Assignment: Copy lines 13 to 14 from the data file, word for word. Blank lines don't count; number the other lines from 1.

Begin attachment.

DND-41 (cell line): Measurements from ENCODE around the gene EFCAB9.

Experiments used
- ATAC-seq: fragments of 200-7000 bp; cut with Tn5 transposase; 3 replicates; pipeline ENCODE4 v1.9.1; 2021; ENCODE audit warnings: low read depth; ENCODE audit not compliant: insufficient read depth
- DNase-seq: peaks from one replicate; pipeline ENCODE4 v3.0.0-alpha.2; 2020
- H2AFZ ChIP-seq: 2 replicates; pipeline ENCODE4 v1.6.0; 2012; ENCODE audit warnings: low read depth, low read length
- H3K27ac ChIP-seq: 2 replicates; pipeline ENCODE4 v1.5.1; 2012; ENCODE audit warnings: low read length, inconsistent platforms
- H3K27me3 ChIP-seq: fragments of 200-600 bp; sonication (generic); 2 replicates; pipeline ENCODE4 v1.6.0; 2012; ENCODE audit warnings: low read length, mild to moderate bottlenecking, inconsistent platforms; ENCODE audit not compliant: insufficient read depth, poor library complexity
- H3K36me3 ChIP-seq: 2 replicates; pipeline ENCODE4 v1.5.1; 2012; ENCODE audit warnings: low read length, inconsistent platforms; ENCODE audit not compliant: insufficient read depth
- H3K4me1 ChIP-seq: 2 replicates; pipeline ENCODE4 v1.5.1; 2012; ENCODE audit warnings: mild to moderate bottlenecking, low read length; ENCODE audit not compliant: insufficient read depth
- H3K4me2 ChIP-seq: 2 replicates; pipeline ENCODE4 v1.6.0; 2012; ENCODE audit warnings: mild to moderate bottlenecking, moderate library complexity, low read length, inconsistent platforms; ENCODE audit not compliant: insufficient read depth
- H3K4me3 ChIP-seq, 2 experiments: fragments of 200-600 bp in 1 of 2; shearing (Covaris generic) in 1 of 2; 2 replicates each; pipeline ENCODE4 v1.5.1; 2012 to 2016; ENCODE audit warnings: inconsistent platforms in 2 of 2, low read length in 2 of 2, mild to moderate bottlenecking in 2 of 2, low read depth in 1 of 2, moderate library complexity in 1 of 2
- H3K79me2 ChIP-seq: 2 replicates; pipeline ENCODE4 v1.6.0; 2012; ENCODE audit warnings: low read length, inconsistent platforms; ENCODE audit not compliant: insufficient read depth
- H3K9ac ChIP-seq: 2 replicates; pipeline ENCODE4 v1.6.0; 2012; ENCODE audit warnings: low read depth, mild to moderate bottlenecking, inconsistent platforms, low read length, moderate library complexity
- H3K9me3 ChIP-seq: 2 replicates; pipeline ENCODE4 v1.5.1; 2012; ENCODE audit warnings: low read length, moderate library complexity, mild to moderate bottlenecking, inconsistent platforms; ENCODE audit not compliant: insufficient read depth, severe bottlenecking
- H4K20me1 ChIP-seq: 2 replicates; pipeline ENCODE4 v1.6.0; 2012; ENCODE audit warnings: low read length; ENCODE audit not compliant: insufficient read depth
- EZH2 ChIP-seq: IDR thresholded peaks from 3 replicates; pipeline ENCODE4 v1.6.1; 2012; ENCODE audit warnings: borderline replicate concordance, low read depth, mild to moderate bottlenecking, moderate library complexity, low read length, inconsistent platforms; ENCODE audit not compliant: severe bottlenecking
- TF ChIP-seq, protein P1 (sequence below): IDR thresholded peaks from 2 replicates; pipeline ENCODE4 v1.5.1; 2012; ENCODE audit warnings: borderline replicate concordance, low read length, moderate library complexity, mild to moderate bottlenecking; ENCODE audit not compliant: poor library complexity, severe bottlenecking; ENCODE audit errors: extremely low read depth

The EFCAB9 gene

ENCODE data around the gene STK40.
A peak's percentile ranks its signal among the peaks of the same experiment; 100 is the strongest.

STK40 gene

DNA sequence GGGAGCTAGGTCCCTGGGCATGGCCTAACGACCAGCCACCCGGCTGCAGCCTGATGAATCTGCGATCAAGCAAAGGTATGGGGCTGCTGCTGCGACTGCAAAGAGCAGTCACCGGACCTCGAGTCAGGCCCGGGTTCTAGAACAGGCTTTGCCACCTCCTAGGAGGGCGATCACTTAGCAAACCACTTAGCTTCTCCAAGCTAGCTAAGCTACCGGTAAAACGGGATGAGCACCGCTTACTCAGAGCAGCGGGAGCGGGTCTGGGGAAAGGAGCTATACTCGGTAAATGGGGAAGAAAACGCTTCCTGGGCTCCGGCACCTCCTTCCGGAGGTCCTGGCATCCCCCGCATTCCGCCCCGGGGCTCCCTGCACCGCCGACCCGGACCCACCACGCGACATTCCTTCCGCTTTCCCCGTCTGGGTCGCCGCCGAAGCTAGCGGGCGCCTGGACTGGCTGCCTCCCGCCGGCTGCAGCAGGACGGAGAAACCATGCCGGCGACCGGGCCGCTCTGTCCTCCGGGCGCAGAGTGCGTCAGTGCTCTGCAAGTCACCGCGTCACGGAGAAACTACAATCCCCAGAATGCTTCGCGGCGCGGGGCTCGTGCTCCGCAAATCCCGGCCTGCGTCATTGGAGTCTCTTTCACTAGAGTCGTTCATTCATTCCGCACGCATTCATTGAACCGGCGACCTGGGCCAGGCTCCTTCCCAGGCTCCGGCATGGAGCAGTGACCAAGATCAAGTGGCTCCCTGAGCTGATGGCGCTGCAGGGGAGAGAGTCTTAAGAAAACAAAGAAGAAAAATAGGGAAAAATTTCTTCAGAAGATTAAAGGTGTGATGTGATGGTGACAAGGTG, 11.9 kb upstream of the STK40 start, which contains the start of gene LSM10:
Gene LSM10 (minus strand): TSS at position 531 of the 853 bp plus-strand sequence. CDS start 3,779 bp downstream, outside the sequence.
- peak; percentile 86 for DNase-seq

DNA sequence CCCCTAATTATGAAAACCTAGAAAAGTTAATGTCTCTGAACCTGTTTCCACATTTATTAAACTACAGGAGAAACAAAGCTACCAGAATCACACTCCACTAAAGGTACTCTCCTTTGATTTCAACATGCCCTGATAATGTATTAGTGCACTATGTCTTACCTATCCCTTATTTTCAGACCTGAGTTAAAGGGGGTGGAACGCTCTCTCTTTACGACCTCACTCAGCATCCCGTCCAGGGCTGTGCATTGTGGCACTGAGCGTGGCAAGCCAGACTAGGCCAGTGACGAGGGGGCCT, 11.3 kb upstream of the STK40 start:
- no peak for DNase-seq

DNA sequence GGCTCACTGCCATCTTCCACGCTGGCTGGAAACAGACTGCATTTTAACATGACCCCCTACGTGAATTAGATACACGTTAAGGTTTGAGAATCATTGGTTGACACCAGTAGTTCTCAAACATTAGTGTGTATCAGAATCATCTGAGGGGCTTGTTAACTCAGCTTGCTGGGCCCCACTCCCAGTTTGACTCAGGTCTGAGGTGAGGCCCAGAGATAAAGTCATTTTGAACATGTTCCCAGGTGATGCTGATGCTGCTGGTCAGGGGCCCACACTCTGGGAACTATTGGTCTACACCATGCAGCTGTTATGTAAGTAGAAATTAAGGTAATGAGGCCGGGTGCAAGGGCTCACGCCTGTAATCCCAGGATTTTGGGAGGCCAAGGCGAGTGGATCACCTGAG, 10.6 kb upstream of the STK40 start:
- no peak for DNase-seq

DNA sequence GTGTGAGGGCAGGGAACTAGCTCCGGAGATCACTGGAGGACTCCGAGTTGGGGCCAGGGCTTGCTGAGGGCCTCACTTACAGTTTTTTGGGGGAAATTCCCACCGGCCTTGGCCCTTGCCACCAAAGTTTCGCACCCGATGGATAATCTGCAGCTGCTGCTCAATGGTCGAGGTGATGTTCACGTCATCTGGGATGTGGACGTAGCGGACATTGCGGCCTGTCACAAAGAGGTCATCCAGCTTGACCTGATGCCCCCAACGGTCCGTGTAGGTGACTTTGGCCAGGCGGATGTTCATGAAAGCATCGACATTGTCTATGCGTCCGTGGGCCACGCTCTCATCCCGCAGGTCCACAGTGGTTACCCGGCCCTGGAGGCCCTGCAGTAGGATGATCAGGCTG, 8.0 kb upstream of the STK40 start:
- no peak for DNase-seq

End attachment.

- H3K9ac ChIP-seq: 2 replicates; pipeline ENCODE4 v1.6.0; 2012; ENCODE audit warnings: low read depth, mild to moderate bottlenecking, inconsistent platforms, low read length, moderate library complexity
- H3K9me3 ChIP-seq: 2 replicates; pipeline ENCODE4 v1.5.1; 2012; ENCODE audit warnings: low read length, moderate library complexity, mild to moderate bottlenecking, inconsistent platforms; ENCODE audit not compliant: insufficient read depth, severe bottlenecking